As a task force ponders what should be done with the agency that handles state workers compensation insurance, medical industry representatives are pondering how more Oklahoma hospitals can get a slice of the insurance pie.
House Joint Resolution 1031 was introduced during the Oklahoma Legislature's 1989 session with the intention of affording rural hospitals and others outside metro areas the opportunity to participate in the medical reimbursement programs of the Oklahoma State and Education Employees Group Insurance Board.
Backers of the resolution said the preferred provider program now in effect excludes some hospitals and doctors from participating in some insurance contracts. As a result, rural hospitals are threatened and it works a hardship on many elderly people, supporters said.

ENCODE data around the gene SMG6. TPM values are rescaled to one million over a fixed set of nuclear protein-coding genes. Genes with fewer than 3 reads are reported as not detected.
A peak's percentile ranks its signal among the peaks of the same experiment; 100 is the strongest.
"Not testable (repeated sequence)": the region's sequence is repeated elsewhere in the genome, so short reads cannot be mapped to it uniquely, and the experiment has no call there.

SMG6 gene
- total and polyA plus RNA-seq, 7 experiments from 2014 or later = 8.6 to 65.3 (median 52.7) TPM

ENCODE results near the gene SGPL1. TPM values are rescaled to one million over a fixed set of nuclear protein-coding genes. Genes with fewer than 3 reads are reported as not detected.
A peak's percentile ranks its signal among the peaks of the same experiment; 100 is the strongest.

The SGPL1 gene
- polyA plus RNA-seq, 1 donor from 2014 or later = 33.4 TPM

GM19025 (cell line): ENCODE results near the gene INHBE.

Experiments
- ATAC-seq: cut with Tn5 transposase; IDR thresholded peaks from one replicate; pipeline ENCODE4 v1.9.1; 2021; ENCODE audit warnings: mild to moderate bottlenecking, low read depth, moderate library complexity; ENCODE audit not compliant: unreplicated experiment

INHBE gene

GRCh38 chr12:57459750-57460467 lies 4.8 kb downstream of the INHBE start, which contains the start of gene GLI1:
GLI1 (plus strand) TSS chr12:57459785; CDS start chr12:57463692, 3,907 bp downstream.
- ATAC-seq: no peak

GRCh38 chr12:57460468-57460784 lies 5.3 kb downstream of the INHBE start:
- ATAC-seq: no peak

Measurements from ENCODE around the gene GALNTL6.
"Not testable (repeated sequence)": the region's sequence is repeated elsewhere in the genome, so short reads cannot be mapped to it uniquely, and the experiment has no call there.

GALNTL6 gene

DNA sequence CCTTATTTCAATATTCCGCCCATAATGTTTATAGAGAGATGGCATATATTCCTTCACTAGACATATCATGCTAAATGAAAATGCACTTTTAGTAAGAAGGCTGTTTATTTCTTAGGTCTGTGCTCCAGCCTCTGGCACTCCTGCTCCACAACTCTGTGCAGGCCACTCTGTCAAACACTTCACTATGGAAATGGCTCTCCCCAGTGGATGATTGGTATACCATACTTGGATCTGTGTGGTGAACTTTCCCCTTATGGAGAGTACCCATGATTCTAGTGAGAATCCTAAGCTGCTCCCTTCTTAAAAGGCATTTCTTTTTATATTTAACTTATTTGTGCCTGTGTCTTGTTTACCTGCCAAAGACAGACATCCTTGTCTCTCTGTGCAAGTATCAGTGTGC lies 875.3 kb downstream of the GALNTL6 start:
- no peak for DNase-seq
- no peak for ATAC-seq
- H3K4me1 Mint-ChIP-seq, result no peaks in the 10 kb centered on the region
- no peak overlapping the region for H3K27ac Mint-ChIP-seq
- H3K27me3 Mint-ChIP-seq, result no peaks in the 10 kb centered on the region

But, when a furor erupted over management of the health insurance agency, the resolution was gutted and rewritten to call for a 20-member task force to study the board. The measure also put a 10-month moratorium on any insurance premium increases while the director organizes the books to see what rates are needed to keep the board solvent.
About 115,000 active and retired state employees, teachers and their dependents are covered by the program. In April, state auditors reported that the agency's bookkeeping was in shambles and was in violation of state financial accountability laws.
The bookkeeping uproar, coupled with the possibility of major increases in workers and retirees' health insurance premiums, overshadowed the proposal to allow more hospitals and doctors to bid to provide state workers' health care.
Medical industry lobbyists say enlarged access to the Preferred Provider Program was their number one issue this year, and they will work for …